Wednesday, November 7, 2012

Unlikely Model for H.I.V. Prevention: Adult Film Industry

Stephanie Diani for The New York Times

INDUSTRY DATABASE Shylar Cobi, right, a film producer, confirmed test results of the actors who perform as James Deen and Stoya.

LOS ANGELES ? Before they take off all their clothes, the actors who perform as James Deen and Stoya go through a ritual unique to the heterosexual adult film industry.

First, they show each other their cellphones: Each has an e-mail from a laboratory saying he or she just tested negative for H.I.V., syphilis, chlamydia and gonorrhea.

Then they sit beside the film?s producer, Shylar Cobi, as he checks an industry database with their real names to confirm that those negative tests are less than 15 days old.

Then, out on the pool terrace of the day?s set ? a music producer?s hilltop home with a view of the Hollywood sign ? they yank down their pants and stand around joking as Mr. Cobi quickly inspects their mouths, hands and genitals for sores.

?I?m not a doctor,? Mr. Cobi, who wears a pleasantly sheepish grin, says. ?I?m only qualified to do this because I?ve been shooting porn since 1990 and I know what looks bad.?

Bizarre as the ritual is, it seems to work.

The industry?s medical consultants say that about 350,000 sex scenes have been shot without condoms since 2004, and H.I.V. has not been transmitted on a set once.

Outside the world of pornography, the industry?s testing regimen is not well known, and no serious academic study of it has ever been done. But when it was described to several AIDS experts, they all reacted by saying that there were far fewer infections than they would have expected, given how much high-risk sex takes place.

?I don?t think there?s any question that it works,? said Dr. Allan Ronald, a Canadian AIDS specialist who did landmark studies of the virus in prostitutes in a Nairobi slum. ?I?m a little uncomfortable, because it?s giving the wrong message ? that you can have multiple sex partners without condoms ? but I can?t say it doesn?t work.?

Despite the regimen?s apparent success, California health officials and an advocacy group, the AIDS Healthcare Foundation, are trying to make it illegal to shoot without condoms. They argue that other sexually transmitted diseases are rampant in the industry, though the industry trade group disputes that.

In January, the city of Los Angeles passed a law requiring actors to wear condoms. A measure to do the same for the whole county is on the ballot on Tuesday.

Producers say the condom requirement will drive them out of business since consumers will not buy such films. Local newspapers like The Los Angeles Times oppose the ballot measure, calling it well-intentioned but unenforceable, and warning that it could drive up to 10,000 jobs out of state.

Very frequent testing makes it almost impossible for an actor to stay infected without being caught, said Dr. Jacques Pepin, the author of ?The Origins of AIDS? and an expert on transmission rates. ?And if you are having sex mostly with people who themselves are tested all the time, this must further reduce the risk.?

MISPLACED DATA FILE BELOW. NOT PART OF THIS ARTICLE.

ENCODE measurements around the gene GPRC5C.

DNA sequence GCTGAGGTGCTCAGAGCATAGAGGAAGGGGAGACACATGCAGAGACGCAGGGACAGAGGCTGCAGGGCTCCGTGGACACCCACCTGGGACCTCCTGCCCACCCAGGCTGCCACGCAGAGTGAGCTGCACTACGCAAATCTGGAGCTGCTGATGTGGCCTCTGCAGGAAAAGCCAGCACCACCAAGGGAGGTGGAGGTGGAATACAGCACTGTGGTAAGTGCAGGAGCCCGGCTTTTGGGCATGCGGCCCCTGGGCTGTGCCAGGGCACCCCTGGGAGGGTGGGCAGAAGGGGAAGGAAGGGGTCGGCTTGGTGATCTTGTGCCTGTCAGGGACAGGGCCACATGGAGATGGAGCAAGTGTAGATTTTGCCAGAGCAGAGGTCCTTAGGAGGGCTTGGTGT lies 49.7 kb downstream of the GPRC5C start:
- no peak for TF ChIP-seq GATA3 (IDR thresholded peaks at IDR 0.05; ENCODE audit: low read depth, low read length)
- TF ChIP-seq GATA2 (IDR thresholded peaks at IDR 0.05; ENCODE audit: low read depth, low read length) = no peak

When the virus first enters a high-risk group like heroin users, urban prostitutes or habitu?s of gay bathhouses, it usually infects 30 to 60 percent of the cohort within a few years, studies have shown. The same would be expected in pornography, where performers can have more than a dozen partners a month, but the industry says self-policing has prevented it.

?Our talent base has sex exponentially more than other people, but we?re all on the same page about keeping it out,? said Steven Hirsch, the founder of Vivid Entertainment, one of the biggest studios.

Performers have to test negative every 28 days, although some studios recently switched to every 14.

If a test is positive, all the studios across the country that adhere to standards set by the Free Speech Coalition, an industry trade group, are obliged to stop filming until all the on-screen partners of that performer, all their partners, and all their partners? partners, are found and retested. In 2004, the industry shut down for three months to do that.

It has had briefer shutdowns in each of the last four years.

In 2009 and 2010, no other infected performers were found. Coalition representatives said an infected woman in 2009, from Nevada, may have had an infected boyfriend, and offered evidence that a man infected in 2010 in Florida had worked outside the industry as a prostitute. The 2011 test was a false positive.

A shutdown in August came after several actors got syphilis, not H.I.V. All performers were given a choice: Take antibiotics, or pass two back-to-back syphilis tests 14 days apart.


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